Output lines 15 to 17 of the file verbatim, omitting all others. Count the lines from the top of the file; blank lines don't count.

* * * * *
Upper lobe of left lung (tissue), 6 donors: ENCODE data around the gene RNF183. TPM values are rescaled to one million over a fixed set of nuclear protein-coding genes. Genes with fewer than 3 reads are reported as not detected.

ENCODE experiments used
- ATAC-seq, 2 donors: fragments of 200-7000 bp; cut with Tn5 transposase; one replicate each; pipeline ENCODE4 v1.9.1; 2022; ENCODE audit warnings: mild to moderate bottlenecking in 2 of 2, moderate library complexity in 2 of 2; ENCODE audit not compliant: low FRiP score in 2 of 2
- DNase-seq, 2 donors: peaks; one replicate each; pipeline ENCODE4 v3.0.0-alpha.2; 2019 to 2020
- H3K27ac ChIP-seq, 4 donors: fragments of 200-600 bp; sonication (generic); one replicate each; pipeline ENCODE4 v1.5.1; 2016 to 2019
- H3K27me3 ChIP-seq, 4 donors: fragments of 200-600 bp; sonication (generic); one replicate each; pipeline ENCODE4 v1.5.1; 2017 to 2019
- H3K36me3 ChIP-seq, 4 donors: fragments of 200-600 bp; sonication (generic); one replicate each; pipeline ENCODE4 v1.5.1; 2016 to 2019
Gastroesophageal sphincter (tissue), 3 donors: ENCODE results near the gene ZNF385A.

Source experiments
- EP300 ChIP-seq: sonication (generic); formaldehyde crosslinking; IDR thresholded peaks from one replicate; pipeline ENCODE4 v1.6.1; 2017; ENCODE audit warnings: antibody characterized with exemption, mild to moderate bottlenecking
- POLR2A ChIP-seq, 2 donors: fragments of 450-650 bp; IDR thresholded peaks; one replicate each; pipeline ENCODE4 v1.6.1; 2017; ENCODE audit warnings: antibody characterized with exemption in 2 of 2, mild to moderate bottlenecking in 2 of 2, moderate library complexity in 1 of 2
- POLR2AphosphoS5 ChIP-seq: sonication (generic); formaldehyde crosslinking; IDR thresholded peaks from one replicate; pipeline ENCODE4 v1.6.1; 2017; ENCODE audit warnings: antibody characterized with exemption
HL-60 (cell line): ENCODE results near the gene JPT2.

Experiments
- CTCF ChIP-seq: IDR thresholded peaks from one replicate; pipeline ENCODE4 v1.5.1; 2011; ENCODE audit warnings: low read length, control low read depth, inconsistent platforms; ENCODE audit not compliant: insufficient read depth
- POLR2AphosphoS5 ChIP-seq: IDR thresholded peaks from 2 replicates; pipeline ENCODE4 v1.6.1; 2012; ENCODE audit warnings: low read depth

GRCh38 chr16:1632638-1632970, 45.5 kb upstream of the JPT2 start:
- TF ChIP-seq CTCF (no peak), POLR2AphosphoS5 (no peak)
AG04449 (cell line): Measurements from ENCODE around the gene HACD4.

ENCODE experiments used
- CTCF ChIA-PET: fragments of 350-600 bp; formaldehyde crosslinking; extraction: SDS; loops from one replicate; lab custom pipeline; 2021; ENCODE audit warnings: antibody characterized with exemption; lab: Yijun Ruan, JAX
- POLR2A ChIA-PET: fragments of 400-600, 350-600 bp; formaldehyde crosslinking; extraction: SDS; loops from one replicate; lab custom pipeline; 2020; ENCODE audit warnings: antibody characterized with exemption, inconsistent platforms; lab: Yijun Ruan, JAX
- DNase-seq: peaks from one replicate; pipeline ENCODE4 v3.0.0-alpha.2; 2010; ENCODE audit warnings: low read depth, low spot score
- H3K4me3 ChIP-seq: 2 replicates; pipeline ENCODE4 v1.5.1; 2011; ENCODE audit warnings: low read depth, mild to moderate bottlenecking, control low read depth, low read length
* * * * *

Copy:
- CTCF ChIP-seq: IDR thresholded peaks from one replicate; pipeline ENCODE4 v1.5.1; 2011; ENCODE audit warnings: low read length, control low read depth, inconsistent platforms; ENCODE audit not compliant: insufficient read depth
- POLR2AphosphoS5 ChIP-seq: IDR thresholded peaks from 2 replicates; pipeline ENCODE4 v1.6.1; 2012; ENCODE audit warnings: low read depth

GRCh38 chr16:1632638-1632970, 45.5 kb upstream of the JPT2 start: